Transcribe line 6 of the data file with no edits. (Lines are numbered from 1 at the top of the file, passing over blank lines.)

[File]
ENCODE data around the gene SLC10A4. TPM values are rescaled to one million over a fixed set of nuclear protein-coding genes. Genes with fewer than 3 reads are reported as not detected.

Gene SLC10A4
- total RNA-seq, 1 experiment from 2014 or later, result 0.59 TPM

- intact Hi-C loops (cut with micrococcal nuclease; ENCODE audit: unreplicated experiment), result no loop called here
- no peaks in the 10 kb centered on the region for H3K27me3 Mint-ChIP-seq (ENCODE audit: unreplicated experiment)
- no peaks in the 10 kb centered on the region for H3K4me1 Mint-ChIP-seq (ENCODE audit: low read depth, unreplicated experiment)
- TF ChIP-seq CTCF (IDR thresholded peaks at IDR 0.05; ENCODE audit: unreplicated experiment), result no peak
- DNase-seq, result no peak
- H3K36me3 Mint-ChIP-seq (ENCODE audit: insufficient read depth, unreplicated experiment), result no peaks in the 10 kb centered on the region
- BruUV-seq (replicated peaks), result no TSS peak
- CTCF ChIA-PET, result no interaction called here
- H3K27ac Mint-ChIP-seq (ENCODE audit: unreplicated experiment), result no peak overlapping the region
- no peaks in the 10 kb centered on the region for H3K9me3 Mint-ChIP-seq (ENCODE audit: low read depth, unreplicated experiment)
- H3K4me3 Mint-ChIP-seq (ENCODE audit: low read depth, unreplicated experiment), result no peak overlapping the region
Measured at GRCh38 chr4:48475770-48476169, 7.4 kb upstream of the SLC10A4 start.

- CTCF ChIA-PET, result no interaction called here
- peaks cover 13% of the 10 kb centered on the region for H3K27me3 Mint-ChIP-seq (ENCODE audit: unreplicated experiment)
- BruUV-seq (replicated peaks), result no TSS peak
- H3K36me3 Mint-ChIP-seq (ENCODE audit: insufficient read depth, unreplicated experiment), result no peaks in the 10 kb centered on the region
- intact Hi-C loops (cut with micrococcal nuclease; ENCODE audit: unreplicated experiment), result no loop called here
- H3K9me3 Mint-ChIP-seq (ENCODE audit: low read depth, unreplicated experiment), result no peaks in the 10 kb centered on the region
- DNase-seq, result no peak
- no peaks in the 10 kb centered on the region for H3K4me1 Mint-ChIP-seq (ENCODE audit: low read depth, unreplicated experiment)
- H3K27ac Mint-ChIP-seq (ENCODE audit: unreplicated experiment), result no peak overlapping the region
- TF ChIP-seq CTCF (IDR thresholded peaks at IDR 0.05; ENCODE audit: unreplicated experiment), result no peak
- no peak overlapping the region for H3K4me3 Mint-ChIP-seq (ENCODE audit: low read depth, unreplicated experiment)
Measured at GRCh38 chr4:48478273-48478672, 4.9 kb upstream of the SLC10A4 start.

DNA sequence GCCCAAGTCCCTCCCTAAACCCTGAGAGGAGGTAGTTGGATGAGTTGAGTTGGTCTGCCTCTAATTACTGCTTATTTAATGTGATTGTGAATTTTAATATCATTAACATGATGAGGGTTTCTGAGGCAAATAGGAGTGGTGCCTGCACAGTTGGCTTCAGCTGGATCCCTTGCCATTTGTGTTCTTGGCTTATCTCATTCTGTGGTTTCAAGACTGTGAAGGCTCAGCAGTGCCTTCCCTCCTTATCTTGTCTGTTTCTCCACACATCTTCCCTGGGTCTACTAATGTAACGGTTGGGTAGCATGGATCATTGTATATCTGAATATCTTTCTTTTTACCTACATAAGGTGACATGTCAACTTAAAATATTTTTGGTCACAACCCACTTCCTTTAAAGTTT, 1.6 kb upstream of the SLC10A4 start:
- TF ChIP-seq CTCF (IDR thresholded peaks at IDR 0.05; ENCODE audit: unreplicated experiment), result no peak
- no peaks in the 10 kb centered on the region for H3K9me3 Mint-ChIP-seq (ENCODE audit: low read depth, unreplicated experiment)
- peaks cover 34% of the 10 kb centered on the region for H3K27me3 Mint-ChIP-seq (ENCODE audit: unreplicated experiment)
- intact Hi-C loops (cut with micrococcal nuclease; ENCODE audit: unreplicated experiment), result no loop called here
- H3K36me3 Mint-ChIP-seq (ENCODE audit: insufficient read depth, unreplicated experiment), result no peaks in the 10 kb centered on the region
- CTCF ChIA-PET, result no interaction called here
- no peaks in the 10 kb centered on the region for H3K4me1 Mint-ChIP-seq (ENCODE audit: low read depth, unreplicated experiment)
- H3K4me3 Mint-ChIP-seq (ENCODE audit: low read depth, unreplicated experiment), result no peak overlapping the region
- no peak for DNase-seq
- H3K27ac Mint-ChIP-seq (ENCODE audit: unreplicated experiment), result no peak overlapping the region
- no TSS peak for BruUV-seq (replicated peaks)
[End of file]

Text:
- no peaks in the 10 kb centered on the region for H3K4me1 Mint-ChIP-seq (ENCODE audit: low read depth, unreplicated experiment)